Max Fischer is a precocious 15-year-old whose reason for living is his attendance at Rushmore, a private school where he's not doing well in any of his classes, but where he's the king of extracurricular activities - from being in the beekeeping society to writing and producing plays, there's very little after school he doesn't do. His life begins to change, however, when he finds out he's on academic probation, and when he stumbles into love with Miss Cross, a pretty teacher of the elementary school at Rushmore. Added to the mix is his friendship with Herman Blume, wealthy industrialist and father to boys who attend the school, and who also finds himself attracted to Miss Cross. Max's fate becomes inextricably tied to this odd love triangle, and how he sets about resolving it is the story in the film.Written by
Gary Dickerson <slug@mail. utexas.edu>
Jason Schwartzman came to his audition wearing a prep-school blazer which sported a Rushmore patch he had made himself. See more »
The supposedly unsolvable math problem appearing in Max' dream sequence is to prove that the area of an ellipse with semi-major axis a, and semi-minor axis b equals (pi)ab, which is a routine calculus problem, and not ridiculously hard. See more »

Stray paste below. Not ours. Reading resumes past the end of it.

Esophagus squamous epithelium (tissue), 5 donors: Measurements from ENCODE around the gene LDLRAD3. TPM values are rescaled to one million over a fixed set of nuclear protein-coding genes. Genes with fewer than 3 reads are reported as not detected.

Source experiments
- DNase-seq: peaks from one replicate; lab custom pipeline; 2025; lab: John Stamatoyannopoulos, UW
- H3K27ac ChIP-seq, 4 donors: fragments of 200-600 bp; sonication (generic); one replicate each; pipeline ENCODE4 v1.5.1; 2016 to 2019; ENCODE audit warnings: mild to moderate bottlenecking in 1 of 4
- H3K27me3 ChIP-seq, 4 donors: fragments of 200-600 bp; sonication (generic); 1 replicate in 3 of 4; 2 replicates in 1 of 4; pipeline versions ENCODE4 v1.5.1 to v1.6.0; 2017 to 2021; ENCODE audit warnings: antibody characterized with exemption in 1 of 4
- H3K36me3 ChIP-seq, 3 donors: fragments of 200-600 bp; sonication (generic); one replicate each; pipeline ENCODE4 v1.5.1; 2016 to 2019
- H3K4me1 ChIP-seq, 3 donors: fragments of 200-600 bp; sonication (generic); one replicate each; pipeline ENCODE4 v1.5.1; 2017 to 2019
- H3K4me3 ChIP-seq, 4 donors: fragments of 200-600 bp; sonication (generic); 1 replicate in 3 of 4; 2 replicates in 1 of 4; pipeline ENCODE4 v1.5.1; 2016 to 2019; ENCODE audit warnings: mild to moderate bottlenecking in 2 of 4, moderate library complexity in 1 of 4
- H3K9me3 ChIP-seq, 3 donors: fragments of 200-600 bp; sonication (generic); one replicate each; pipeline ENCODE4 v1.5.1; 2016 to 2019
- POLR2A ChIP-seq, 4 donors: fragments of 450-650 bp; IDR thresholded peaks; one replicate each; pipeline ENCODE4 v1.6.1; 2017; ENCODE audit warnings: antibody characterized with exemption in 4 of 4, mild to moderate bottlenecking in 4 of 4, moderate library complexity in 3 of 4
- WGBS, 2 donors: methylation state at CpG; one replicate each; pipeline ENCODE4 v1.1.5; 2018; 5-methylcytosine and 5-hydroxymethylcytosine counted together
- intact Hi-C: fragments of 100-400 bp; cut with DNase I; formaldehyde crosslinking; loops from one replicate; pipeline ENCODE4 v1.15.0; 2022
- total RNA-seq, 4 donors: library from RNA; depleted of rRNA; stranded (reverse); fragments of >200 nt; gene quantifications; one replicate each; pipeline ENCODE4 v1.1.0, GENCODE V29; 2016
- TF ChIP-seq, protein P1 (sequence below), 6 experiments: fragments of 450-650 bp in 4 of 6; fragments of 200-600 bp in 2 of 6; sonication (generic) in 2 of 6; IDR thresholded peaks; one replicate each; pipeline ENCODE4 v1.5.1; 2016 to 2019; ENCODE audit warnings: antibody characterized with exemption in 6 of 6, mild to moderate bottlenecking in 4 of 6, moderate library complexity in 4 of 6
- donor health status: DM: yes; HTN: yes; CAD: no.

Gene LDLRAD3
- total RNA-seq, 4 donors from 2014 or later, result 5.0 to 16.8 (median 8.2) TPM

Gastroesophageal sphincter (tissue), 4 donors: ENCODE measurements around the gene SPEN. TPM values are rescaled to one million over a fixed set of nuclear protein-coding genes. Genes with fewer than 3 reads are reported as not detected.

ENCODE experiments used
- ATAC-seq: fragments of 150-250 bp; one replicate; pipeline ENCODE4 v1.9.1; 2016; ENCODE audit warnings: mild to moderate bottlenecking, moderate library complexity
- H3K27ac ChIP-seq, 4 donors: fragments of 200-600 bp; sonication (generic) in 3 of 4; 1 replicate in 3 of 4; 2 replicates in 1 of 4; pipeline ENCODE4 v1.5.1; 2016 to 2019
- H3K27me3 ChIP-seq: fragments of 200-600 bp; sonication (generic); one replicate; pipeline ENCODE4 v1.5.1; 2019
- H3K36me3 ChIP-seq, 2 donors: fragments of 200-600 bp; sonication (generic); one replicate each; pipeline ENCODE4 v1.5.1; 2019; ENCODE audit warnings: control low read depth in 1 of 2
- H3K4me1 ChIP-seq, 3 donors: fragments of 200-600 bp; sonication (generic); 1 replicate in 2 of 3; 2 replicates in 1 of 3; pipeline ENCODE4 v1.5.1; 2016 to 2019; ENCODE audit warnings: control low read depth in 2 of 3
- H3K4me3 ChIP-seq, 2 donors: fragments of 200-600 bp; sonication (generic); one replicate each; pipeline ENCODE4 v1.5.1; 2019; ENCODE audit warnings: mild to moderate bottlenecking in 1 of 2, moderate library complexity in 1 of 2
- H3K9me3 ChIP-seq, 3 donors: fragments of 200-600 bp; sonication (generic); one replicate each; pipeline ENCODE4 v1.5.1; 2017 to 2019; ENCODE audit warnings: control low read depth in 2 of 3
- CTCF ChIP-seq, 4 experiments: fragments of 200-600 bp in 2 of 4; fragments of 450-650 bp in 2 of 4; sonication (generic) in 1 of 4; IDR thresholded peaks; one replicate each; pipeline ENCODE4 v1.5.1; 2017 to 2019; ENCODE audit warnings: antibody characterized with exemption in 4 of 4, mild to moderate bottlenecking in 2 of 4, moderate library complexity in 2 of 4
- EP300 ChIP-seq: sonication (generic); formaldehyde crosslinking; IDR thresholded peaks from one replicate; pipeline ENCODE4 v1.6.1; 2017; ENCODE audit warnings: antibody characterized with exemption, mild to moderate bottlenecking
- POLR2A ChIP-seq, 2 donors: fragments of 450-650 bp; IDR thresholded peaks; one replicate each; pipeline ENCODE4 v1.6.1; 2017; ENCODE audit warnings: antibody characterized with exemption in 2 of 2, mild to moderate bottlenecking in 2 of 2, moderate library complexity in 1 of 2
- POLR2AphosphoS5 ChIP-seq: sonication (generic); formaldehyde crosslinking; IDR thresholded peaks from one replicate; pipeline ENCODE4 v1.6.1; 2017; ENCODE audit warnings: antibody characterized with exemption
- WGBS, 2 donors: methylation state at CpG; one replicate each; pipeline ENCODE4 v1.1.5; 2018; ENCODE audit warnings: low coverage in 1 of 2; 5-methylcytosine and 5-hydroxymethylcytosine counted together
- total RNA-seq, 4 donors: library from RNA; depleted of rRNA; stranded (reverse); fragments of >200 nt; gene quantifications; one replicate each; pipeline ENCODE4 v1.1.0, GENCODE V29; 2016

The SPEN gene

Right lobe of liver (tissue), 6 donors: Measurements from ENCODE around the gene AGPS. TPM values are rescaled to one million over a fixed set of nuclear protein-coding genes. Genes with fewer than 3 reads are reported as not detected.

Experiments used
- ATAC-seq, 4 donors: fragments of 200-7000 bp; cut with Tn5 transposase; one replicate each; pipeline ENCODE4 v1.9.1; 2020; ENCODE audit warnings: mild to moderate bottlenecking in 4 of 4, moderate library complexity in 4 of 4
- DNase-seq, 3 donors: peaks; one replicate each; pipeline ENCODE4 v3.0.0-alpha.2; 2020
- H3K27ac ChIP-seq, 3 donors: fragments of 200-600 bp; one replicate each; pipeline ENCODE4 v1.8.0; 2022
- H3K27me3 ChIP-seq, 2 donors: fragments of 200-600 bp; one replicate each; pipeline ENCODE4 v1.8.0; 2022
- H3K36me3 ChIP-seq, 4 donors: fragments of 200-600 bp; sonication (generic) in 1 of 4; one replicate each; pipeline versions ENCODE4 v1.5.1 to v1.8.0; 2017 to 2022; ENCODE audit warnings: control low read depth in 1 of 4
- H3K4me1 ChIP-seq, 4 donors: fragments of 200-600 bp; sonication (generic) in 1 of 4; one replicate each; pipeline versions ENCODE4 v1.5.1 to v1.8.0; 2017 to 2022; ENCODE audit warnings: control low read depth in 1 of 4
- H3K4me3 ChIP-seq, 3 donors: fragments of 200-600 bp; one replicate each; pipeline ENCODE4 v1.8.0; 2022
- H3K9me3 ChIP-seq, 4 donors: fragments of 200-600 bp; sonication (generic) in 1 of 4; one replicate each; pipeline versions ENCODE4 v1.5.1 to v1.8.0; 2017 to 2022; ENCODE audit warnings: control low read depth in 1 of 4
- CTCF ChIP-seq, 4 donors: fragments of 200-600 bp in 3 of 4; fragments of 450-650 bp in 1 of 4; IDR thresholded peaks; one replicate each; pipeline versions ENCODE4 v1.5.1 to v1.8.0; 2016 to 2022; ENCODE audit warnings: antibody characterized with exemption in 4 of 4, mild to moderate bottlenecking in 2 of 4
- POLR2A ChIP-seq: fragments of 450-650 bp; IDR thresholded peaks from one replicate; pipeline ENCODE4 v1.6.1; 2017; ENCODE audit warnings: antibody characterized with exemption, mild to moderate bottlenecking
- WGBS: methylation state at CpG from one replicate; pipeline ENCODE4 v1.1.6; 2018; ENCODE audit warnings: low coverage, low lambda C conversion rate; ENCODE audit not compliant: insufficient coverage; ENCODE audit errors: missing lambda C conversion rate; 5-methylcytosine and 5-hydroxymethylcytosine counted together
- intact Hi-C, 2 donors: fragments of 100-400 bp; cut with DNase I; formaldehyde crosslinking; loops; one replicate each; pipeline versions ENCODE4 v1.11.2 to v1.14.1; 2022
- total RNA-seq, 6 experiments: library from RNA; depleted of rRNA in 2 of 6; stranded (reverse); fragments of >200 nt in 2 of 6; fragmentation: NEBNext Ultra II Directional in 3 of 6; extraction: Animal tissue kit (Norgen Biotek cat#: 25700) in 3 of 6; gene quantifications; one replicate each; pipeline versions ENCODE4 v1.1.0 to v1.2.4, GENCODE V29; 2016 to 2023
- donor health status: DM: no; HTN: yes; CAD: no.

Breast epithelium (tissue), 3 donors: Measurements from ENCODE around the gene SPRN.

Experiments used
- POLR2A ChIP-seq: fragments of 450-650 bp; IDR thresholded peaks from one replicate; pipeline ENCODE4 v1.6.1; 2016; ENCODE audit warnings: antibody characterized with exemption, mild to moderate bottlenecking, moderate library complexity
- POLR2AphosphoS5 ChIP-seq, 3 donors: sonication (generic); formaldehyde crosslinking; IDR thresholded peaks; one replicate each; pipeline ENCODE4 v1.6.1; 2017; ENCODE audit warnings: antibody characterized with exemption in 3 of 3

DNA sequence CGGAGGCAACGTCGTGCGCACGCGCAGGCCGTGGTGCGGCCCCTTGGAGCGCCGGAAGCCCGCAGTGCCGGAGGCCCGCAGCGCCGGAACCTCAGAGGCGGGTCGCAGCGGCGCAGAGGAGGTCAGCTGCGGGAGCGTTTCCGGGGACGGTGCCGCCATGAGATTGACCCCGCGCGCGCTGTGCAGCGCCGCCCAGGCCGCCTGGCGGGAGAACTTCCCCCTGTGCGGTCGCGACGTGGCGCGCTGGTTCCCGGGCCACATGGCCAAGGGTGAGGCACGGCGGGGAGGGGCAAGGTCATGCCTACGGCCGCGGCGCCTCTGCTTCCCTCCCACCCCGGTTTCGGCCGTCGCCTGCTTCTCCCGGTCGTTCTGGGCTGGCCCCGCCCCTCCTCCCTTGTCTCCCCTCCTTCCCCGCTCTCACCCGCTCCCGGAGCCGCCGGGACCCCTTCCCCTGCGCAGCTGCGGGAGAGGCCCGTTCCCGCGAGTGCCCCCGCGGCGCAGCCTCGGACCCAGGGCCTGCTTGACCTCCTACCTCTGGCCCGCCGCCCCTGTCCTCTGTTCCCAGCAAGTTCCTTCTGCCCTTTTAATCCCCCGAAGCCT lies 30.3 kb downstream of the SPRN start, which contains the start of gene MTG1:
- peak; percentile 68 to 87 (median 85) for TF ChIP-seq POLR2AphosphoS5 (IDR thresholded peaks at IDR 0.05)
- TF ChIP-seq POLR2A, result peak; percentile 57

If, and only if, both sides of the numerator is divisible by the inverse of he square root of the two unassigned variable.
Good. Except when the value of the "X" coordinate is equal to or less than the value of one. Yes Isaac?
What about *that* problem?
Oh, that? Don't worry about that.
I just put that up as a joke. That's probably the hardest geometry equation in the world.
Well, how much extra credit is it worth?
Well, considering I've never seen anyone get it right, ...
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Written and Performed by Mark Mothersbaugh
Published by Colpix Music, Inc.
Courtesy of Columbia Pictures Industries, Inc. See more »
Quirky comedy with a tender heart
I think if you're looking for a straight up comedy, you'll be disappointed. This is not an easily classifiable film, but one that I love for its unique spin on some interesting characters. I especially like the fact that Max is not completely lovable, but in the end you root for him anyway. I found all the various reconciliations quite touching, and there's an interesting emphasis on friendships between people with lots of differences. Max's sidekick is younger than him, his crush is on a teacher much older, his friendship with Bill Murray's character who could be his father. Lots of heart here.
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